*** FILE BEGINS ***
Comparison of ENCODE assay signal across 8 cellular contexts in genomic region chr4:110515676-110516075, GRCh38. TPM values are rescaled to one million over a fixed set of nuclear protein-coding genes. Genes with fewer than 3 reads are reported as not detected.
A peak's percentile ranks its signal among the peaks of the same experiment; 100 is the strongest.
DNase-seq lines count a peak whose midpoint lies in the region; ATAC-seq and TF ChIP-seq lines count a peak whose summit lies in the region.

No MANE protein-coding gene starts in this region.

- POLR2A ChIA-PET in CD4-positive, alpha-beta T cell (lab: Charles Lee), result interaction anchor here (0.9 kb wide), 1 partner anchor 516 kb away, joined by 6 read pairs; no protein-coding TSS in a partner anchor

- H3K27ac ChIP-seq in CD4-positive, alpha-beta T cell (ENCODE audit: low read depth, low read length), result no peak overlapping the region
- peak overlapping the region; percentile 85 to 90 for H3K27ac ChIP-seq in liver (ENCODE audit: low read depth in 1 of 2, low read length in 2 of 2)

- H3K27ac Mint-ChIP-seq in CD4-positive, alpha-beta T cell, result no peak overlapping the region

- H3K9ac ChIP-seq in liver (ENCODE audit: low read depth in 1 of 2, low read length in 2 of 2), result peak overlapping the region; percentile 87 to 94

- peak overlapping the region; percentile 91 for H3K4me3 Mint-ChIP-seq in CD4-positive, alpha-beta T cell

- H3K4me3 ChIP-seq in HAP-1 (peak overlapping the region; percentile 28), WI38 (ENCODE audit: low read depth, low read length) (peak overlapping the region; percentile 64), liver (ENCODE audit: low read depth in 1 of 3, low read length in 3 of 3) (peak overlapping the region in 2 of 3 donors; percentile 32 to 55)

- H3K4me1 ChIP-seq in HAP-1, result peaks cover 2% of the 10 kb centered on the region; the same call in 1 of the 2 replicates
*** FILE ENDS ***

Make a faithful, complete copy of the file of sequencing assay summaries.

Comparison of ENCODE assay signal across 8 cellular contexts in genomic region chr4:110515676-110516075, GRCh38. TPM values are rescaled to one million over a fixed set of nuclear protein-coding genes. Genes with fewer than 3 reads are reported as not detected.
A peak's percentile ranks its signal among the peaks of the same experiment; 100 is the strongest.
DNase-seq lines count a peak whose midpoint lies in the region; ATAC-seq and TF ChIP-seq lines count a peak whose summit lies in the region.

No MANE protein-coding gene starts in this region.

- POLR2A ChIA-PET in CD4-positive, alpha-beta T cell (lab: Charles Lee), result interaction anchor here (0.9 kb wide), 1 partner anchor 516 kb away, joined by 6 read pairs; no protein-coding TSS in a partner anchor

- H3K27ac ChIP-seq in CD4-positive, alpha-beta T cell (ENCODE audit: low read depth, low read length), result no peak overlapping the region
- peak overlapping the region; percentile 85 to 90 for H3K27ac ChIP-seq in liver (ENCODE audit: low read depth in 1 of 2, low read length in 2 of 2)

- H3K27ac Mint-ChIP-seq in CD4-positive, alpha-beta T cell, result no peak overlapping the region

- H3K9ac ChIP-seq in liver (ENCODE audit: low read depth in 1 of 2, low read length in 2 of 2), result peak overlapping the region; percentile 87 to 94

- peak overlapping the region; percentile 91 for H3K4me3 Mint-ChIP-seq in CD4-positive, alpha-beta T cell

- H3K4me3 ChIP-seq in HAP-1 (peak overlapping the region; percentile 28), WI38 (ENCODE audit: low read depth, low read length) (peak overlapping the region; percentile 64), liver (ENCODE audit: low read depth in 1 of 3, low read length in 3 of 3) (peak overlapping the region in 2 of 3 donors; percentile 32 to 55)

- H3K4me1 ChIP-seq in HAP-1, result peaks cover 2% of the 10 kb centered on the region; the same call in 1 of the 2 replicates